Similar techniques may be employed to fabricate non-silicon structures, such as for III-V semiconductors like indium phosphide (InP), or for silicon nitride or other amorphous materials. Fabrication may again start with a substrate wafer, on top of which an undercladding layer with a low index of refraction, and a semiconductor layer or high-index dielectric for the waveguide core are disposed in the order listed. The waveguides are then similarly formed by lithography and etching steps. In the cases of non-crystalline core materials, such as silicon nitride, the waveguide core (SiN) layer may be deposited by plasma-enhanced chemical vapor deposition (PE-CVD), a low-pressure chemical vapor deposition (LP-CVD), or a vertical thermal reactor (VTR) process.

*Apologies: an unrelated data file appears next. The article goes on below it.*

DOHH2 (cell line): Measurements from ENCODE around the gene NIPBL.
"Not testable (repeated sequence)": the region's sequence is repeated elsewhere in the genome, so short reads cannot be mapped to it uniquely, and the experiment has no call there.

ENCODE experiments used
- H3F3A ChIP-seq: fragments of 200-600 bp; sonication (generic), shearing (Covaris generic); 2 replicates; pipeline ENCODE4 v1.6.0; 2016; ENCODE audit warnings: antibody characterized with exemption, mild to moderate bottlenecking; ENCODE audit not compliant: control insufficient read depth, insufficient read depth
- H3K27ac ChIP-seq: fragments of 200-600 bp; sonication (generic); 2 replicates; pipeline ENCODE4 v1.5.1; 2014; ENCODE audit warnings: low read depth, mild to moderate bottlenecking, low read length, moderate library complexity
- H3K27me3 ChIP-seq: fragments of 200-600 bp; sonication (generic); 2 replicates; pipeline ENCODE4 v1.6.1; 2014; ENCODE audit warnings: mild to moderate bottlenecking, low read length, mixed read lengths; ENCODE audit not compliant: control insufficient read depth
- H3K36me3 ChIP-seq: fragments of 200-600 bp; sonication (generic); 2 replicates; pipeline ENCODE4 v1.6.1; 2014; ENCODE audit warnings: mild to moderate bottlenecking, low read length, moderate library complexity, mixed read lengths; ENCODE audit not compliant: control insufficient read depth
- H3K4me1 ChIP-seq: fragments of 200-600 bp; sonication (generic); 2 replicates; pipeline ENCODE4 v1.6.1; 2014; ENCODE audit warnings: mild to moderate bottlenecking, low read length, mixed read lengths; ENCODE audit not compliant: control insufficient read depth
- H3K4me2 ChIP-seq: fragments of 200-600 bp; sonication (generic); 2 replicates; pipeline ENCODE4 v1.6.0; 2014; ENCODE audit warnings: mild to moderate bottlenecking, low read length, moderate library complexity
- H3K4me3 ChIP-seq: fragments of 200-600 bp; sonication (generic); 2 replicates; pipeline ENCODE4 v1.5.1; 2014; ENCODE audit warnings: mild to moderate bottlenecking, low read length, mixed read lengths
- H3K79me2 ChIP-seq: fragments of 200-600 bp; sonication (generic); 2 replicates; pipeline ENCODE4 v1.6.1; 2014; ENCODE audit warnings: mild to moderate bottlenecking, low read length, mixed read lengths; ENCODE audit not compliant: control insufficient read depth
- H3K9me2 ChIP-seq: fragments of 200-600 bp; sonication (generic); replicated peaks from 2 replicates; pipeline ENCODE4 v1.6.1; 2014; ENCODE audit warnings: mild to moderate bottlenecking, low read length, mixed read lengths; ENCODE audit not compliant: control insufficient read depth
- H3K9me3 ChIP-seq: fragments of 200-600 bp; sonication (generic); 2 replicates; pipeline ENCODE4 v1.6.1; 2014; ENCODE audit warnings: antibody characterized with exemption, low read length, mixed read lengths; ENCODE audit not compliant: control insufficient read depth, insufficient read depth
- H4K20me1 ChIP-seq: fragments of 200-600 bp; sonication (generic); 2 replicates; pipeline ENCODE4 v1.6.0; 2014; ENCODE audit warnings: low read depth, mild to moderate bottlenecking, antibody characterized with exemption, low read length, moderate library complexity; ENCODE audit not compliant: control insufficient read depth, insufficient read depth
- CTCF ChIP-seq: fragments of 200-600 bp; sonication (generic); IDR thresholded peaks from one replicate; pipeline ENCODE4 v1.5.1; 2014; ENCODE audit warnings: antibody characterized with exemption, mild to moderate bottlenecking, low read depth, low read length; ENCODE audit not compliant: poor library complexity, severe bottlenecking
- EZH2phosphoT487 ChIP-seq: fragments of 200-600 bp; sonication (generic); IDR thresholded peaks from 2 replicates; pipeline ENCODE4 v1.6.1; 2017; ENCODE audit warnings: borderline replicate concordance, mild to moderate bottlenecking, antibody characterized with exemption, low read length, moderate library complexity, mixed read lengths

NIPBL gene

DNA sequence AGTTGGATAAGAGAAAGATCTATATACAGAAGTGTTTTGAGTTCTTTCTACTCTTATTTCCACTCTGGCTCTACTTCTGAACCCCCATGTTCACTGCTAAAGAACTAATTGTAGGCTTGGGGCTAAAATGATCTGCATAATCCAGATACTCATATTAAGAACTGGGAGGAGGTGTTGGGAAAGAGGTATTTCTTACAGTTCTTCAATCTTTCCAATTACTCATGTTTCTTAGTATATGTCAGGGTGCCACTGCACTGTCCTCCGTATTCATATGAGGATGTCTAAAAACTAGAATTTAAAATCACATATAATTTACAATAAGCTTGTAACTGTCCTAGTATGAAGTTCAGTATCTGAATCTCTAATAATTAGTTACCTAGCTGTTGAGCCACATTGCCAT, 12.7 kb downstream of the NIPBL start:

Although the present invention has been shown and described with respect to several preferred embodiments thereof, various changes, omissions, and additions to the form and detail thereof, may be made therein, without departing from the spirit and scope of the invention.

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U.S. Classification385/28, 385/27
International ClassificationG02B6/26
Cooperative ClassificationG02B6/1223, G02B6/125, G02B6/10, B82Y20/00
European ClassificationG02B6/10, B82Y20/00, G02B6/125, G02B6/122H